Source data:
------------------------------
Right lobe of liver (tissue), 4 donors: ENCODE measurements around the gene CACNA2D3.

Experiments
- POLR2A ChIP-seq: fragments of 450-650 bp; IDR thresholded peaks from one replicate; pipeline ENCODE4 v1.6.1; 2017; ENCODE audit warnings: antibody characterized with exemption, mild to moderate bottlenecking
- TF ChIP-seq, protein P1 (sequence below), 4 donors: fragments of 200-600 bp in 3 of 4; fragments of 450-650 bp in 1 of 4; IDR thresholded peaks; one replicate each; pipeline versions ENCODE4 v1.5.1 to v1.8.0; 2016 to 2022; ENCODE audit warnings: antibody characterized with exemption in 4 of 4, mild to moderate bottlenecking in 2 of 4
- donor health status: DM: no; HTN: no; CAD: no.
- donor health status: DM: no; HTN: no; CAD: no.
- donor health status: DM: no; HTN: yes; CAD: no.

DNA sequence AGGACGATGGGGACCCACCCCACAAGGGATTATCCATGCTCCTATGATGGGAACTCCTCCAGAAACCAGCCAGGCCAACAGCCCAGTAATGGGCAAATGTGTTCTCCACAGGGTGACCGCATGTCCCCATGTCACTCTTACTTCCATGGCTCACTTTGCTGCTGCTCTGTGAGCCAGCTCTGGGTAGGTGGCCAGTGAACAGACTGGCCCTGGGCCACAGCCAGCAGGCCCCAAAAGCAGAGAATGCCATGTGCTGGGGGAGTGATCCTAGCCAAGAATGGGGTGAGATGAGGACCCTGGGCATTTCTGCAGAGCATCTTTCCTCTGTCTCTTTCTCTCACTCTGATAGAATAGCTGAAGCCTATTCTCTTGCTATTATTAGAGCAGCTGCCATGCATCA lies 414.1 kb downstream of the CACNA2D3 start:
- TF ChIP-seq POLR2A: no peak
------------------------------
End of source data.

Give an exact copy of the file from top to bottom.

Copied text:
Right lobe of liver (tissue), 4 donors: ENCODE measurements around the gene CACNA2D3.

Experiments
- POLR2A ChIP-seq: fragments of 450-650 bp; IDR thresholded peaks from one replicate; pipeline ENCODE4 v1.6.1; 2017; ENCODE audit warnings: antibody characterized with exemption, mild to moderate bottlenecking
- TF ChIP-seq, protein P1 (sequence below), 4 donors: fragments of 200-600 bp in 3 of 4; fragments of 450-650 bp in 1 of 4; IDR thresholded peaks; one replicate each; pipeline versions ENCODE4 v1.5.1 to v1.8.0; 2016 to 2022; ENCODE audit warnings: antibody characterized with exemption in 4 of 4, mild to moderate bottlenecking in 2 of 4
- donor health status: DM: no; HTN: no; CAD: no.
- donor health status: DM: no; HTN: no; CAD: no.
- donor health status: DM: no; HTN: yes; CAD: no.

DNA sequence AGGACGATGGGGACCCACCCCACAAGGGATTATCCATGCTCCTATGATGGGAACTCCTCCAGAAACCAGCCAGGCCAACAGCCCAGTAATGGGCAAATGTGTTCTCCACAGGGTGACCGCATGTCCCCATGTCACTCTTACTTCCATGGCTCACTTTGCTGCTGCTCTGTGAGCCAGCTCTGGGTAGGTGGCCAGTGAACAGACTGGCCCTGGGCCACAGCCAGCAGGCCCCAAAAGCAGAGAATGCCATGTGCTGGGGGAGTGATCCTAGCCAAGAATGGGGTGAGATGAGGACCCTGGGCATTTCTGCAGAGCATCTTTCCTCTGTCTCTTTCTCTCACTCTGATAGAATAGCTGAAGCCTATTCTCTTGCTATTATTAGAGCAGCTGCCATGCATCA lies 414.1 kb downstream of the CACNA2D3 start:
- TF ChIP-seq POLR2A: no peak